In fact, the figures would have been even worse if it hadn't been for a post-Christmas surge as bargain-hungry consumers waited until the sales to buy higher-ticket items such as washing machines and dishwashers. In the weeks running up to Christmas, like-for-like sales were down by a thumping 7 per cent.
But this is no disaster story and it is one of the characteristics of Dixons that the market tends to over-react to both good and bad news. It is certainly true that Dixons is going to have a tough start to the year and the market will not easily forgive yesterday's shock.
It seems clear now that last summer's windfall payouts simply sucked forward some big-ticket spending rather than creating much in the way of incremental sales. Interest rates rises are starting to bite and shoppers are increasingly stalling some purchases until after Christmas when they can buy things more cheaply.
Given all ,this it is a testimony to Dixons' stock management that it managed to hold margins and not go into the winter sale with a serious stock problem. Another problem is that by the summer Dixons will be up against some extremely onerous sales comparisons as last July it was seeing 17 per cent like-for-like sales advances fuelled by the Halifax windfalls.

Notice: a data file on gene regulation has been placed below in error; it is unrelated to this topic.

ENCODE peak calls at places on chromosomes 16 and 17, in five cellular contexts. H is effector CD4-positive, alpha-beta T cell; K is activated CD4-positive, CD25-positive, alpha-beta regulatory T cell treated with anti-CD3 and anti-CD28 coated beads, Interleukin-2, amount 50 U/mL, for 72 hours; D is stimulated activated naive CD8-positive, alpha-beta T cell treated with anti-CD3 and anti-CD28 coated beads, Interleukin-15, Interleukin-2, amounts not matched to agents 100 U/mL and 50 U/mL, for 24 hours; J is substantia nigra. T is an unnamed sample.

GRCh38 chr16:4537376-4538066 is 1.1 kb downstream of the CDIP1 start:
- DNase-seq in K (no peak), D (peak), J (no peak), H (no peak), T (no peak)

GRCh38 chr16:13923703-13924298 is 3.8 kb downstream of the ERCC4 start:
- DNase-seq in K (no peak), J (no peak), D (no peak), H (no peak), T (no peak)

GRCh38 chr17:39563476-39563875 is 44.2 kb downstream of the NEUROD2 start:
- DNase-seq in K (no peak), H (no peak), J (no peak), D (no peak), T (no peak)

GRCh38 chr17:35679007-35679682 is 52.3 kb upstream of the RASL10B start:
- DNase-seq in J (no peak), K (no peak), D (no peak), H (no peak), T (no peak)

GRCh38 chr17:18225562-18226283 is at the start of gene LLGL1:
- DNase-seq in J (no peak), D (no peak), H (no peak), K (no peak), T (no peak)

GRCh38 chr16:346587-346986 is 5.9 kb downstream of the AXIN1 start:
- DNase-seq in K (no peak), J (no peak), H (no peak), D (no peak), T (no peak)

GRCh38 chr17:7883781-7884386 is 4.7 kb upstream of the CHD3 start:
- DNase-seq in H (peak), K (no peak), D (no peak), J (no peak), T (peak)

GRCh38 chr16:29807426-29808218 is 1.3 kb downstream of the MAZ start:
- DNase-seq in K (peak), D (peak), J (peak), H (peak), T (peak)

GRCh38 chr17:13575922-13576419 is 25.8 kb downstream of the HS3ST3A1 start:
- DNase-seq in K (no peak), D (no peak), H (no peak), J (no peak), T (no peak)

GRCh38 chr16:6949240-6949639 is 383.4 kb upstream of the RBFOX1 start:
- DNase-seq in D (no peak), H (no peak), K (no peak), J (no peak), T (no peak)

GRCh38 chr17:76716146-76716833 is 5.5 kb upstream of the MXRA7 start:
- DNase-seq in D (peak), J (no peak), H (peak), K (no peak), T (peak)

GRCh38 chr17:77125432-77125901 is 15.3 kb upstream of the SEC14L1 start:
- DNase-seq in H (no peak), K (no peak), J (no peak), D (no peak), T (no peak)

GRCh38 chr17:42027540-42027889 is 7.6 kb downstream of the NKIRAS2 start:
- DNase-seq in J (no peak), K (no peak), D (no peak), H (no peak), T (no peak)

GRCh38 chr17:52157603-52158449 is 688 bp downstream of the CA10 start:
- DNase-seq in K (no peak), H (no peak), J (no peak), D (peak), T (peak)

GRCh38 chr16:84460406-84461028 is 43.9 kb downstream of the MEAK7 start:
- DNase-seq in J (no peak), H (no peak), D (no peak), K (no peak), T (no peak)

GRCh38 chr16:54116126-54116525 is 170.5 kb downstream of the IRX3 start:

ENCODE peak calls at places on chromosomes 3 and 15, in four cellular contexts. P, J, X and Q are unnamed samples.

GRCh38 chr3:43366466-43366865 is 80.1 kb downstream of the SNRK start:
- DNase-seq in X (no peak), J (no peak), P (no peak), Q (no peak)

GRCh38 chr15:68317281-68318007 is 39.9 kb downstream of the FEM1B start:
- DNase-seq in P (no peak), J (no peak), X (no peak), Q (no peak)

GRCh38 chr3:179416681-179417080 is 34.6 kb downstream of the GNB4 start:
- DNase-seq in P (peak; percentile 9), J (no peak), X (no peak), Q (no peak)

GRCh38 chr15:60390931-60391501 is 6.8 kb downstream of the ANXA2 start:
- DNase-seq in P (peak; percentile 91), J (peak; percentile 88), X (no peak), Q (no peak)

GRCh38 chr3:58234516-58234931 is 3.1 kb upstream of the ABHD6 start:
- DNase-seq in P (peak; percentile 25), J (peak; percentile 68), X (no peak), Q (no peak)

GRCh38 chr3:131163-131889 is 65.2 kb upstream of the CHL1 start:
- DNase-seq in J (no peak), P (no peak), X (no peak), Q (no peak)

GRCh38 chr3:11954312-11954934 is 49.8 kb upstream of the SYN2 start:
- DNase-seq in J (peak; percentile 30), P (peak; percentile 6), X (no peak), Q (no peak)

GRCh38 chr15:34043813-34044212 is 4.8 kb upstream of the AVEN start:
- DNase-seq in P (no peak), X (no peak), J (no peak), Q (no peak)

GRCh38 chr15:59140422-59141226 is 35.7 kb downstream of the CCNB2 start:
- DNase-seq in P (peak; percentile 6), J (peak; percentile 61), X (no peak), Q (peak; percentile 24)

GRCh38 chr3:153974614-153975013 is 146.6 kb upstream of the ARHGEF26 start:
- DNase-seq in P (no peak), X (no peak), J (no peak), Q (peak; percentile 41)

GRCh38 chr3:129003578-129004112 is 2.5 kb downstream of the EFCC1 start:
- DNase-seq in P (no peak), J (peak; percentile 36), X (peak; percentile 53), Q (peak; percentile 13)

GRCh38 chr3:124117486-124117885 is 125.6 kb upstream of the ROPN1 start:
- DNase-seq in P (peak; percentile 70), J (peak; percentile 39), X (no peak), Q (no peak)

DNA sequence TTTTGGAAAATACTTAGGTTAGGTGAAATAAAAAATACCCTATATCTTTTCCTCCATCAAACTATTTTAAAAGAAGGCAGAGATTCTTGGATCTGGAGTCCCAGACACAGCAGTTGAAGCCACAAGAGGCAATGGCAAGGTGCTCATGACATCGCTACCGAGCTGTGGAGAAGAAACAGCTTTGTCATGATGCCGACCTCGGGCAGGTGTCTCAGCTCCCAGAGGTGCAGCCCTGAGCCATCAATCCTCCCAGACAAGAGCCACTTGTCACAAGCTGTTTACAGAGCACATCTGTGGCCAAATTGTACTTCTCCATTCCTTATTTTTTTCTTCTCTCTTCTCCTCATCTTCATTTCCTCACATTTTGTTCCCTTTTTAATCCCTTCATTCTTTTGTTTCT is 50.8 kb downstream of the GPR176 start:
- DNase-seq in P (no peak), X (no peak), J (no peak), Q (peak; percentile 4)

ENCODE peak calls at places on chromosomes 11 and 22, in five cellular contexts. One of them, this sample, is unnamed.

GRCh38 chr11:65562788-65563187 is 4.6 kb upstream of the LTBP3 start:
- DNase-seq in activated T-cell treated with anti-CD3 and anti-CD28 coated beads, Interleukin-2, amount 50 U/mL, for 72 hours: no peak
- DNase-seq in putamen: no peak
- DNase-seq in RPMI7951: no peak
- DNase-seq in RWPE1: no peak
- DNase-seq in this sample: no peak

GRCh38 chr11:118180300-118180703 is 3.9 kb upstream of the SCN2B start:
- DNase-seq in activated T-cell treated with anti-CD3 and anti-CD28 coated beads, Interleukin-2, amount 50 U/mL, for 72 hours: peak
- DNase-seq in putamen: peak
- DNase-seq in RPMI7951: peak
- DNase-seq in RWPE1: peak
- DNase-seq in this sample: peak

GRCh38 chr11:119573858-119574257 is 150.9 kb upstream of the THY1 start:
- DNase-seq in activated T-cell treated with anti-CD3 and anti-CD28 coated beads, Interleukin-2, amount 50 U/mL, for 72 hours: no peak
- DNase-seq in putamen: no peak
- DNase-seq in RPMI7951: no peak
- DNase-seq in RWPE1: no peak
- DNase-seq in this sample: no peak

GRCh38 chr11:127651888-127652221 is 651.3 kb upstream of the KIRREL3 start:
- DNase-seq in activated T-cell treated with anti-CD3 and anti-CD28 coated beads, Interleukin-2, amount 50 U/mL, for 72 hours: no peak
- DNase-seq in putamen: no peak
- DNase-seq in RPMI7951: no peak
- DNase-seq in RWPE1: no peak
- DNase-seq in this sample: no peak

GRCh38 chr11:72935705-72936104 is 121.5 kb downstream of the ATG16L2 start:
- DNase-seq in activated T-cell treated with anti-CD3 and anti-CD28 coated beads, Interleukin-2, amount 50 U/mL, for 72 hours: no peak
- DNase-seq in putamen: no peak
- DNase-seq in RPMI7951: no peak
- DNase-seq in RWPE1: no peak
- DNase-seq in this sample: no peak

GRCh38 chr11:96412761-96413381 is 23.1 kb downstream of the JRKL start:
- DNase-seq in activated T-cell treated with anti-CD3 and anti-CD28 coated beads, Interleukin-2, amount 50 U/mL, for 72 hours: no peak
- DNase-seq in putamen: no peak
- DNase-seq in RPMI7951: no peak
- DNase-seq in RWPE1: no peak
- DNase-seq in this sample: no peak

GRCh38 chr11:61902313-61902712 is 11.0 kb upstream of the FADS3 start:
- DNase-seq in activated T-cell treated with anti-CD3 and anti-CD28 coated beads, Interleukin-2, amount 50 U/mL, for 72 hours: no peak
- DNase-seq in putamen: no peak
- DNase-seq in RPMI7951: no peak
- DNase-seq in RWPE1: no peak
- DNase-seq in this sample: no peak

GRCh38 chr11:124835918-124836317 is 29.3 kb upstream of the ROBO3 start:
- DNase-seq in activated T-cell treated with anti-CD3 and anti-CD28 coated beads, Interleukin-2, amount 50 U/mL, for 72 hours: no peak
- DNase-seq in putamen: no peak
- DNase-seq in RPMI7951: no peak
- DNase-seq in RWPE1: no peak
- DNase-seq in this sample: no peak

But Dixons should fare better later. The World Cup should increase demand for consumer electronics like higher priced televisions and videos. The launch of digital television in the summer will provide a further boost and while the departure of the finance director has come earlier than expected this remains a well managed company.
Management has not been deflected from its strategy of moving Currys out of high streets to retail parks and expanding both PC World and The Link.
Dixons shares may have flown too close to the sun last year but on revised analysts' forecasts of pounds 225m they now trade on a forward rating of just 14. That looks good longer-term value.